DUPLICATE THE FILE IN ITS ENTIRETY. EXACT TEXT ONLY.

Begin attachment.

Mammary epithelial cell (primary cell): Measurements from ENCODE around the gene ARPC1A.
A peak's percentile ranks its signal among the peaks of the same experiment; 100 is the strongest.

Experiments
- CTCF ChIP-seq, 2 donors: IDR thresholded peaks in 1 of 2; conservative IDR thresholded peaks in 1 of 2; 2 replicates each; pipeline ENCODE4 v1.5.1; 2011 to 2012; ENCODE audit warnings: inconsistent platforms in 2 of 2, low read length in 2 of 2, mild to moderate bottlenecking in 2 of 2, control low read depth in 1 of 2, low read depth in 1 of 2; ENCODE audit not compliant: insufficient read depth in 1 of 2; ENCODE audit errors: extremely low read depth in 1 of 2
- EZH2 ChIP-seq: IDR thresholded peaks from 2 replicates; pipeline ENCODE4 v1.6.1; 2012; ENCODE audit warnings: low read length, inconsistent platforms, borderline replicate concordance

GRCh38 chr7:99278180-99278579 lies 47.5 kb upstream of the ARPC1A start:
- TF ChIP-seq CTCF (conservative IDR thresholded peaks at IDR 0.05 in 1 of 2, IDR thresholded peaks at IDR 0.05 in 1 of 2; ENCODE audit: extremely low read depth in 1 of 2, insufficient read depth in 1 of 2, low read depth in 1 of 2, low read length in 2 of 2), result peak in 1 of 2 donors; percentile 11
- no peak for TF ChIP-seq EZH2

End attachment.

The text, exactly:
Mammary epithelial cell (primary cell): Measurements from ENCODE around the gene ARPC1A.
A peak's percentile ranks its signal among the peaks of the same experiment; 100 is the strongest.

Experiments
- CTCF ChIP-seq, 2 donors: IDR thresholded peaks in 1 of 2; conservative IDR thresholded peaks in 1 of 2; 2 replicates each; pipeline ENCODE4 v1.5.1; 2011 to 2012; ENCODE audit warnings: inconsistent platforms in 2 of 2, low read length in 2 of 2, mild to moderate bottlenecking in 2 of 2, control low read depth in 1 of 2, low read depth in 1 of 2; ENCODE audit not compliant: insufficient read depth in 1 of 2; ENCODE audit errors: extremely low read depth in 1 of 2
- EZH2 ChIP-seq: IDR thresholded peaks from 2 replicates; pipeline ENCODE4 v1.6.1; 2012; ENCODE audit warnings: low read length, inconsistent platforms, borderline replicate concordance

GRCh38 chr7:99278180-99278579 lies 47.5 kb upstream of the ARPC1A start:
- TF ChIP-seq CTCF (conservative IDR thresholded peaks at IDR 0.05 in 1 of 2, IDR thresholded peaks at IDR 0.05 in 1 of 2; ENCODE audit: extremely low read depth in 1 of 2, insufficient read depth in 1 of 2, low read depth in 1 of 2, low read length in 2 of 2), result peak in 1 of 2 donors; percentile 11
- no peak for TF ChIP-seq EZH2